Getting cheated on is one of the most painful, non-physical experiences you can put someone through. The betrayal of trust, the late nights wondering ‘what could I have done different’, the self-blame, the trust issues that last for years, there is far more to cheating than just having romantic or sexual relations with someone other than your monogamous partner. It leaves a scar that doesn’t always heal with time. If you have ever been cheated on, you know just how painful it is. If a close friend of yours has ever been cheated on, you know just how mad you felt when you found out. The cheater is considered scum. So why does social media like to encourage cheating, treat it as humorous, and even normalize it?
The best examples of cheating culture on social media tend to be found on Twitter, which for a lot of the younger generation is their main social media account where they know their family isn’t watching. The humor can be cruder, the jokes more offensive, and they can talk freely about relationships, but it tends to be the accounts made just for humor that perpetrate this. Why? Enough people find it funny enough that they would retweet it, which is all those accounts want. When people find something funny instead of disgusting, it becomes normalized and people do not take it as seriously. The real question is: why do the retweeters find it funny?
But not everyone thinks cheating is okay on social media. Some people have developed this hyper vigilance for it where they always think their partner could be cheating on them and will do whatever it takes to either discover it early, stop it before it progresses to ‘real’ cheating, or make sure their partner is too afraid to even think about it. They won’t let their partners talk to someone of their attracted gender, they check their partner’s phone whenever they leave the room, they send angry messages to anyone on social media who makes ‘suspicious’ comments on their selfies.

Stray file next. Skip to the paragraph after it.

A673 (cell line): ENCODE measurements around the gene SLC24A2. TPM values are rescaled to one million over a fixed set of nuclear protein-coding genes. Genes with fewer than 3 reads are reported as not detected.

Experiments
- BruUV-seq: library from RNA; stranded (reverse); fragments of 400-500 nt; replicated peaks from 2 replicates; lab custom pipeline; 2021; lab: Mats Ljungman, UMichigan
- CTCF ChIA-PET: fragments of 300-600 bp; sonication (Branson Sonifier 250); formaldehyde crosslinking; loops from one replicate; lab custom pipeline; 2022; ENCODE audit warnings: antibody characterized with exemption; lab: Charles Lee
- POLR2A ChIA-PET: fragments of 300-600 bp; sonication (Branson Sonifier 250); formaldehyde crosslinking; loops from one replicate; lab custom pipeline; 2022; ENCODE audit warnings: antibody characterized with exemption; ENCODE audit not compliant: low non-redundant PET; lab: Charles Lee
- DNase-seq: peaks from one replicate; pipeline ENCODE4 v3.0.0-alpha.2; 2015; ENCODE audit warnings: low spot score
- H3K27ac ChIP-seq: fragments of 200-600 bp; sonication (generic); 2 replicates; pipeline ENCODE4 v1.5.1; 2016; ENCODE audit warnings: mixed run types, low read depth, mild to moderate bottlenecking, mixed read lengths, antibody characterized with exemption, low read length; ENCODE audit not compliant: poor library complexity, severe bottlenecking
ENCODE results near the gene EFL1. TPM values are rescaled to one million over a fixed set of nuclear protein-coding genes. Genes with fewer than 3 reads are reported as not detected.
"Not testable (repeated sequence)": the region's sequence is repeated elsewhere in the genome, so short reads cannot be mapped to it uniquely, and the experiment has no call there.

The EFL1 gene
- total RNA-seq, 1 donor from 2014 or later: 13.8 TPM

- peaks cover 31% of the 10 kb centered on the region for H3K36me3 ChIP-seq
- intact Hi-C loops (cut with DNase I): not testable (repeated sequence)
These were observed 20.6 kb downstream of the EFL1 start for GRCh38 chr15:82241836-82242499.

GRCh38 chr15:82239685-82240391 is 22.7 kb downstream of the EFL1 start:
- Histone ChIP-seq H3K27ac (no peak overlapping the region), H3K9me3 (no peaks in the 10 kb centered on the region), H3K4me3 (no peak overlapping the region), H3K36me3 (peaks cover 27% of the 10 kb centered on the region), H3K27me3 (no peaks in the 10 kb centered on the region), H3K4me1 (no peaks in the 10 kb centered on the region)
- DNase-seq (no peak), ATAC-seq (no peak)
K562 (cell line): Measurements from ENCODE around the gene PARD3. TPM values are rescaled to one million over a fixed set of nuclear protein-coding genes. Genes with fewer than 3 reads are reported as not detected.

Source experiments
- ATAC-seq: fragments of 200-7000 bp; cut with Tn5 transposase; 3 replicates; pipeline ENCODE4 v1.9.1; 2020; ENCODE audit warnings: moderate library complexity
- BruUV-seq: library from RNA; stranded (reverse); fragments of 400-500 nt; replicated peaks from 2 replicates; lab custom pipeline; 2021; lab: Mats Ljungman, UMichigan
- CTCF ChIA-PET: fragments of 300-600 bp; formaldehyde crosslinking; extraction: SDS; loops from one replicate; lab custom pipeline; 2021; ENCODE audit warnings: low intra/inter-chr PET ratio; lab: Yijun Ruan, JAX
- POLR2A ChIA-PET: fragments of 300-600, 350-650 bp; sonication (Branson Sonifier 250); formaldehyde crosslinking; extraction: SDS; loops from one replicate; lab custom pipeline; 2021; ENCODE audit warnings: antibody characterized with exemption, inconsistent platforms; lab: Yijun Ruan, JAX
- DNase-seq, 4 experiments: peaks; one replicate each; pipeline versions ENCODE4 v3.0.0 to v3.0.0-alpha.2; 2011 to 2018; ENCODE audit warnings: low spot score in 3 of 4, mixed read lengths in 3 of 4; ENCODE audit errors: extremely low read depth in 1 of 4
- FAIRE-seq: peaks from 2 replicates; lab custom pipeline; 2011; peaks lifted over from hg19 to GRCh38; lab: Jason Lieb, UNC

Coincidentally, this hyper vigilance is almost definitely a direct result of the normalization of cheating culture. People are naturally afraid of getting cheated on, and the constant social media presence of cheating being normal gets bombarded on them all the time, which results in paranoia. My favorite example of this was listening to my friend get yelled at on the phone for an hour by her boyfriend about some guy being her Snapchat best friend while at Pearl Harbor.
So many online memes about things you ‘side chick’ does, advertisements for applications that let you hack into your partner’s phone to view their texts, screenshots of jealous (crazy) girlfriends refusing to talk to their partners because they liked some girl’s Instagram selfie. Call me crazy, but I don’t find cheating to be funny. Luckily, a lot of people seem to agree, judging from the replies to some of the more popular tweets in my examples. But the question still remains: why did it become a popular tweet in the first place? If everyone agreed that cheating is bad and not funny, or that unhealthy relationships are not ‘goals’, then why did it get so many retweets? If the original poster knew that cheating was not a joke, then why did they post an advertisement for how to hack into your partner’s Snapchat to see their best friends list?
Cheating culture in my mind is a very large part of popular culture. Romantic and sexual relationships are essential to the continuation of humankind, and once committed monogamous relationships became the norm, cheating did too. This isn’t to say that cheating culture is a new thing, just that social media allows for a greater audience to be exposed to it in different ways. With social media allowing more and more ways for people to connect, there are also more ways to cheat. If cheating is treated as a disgusting choice that no one should ever make, the status quo of committed monogamous relationships remain that way. But when cheating is normalized, committed relationships become rocky, people become paranoid, and monogamy becomes threatened. Cheating culture throws popular culture and the status quo out of whack.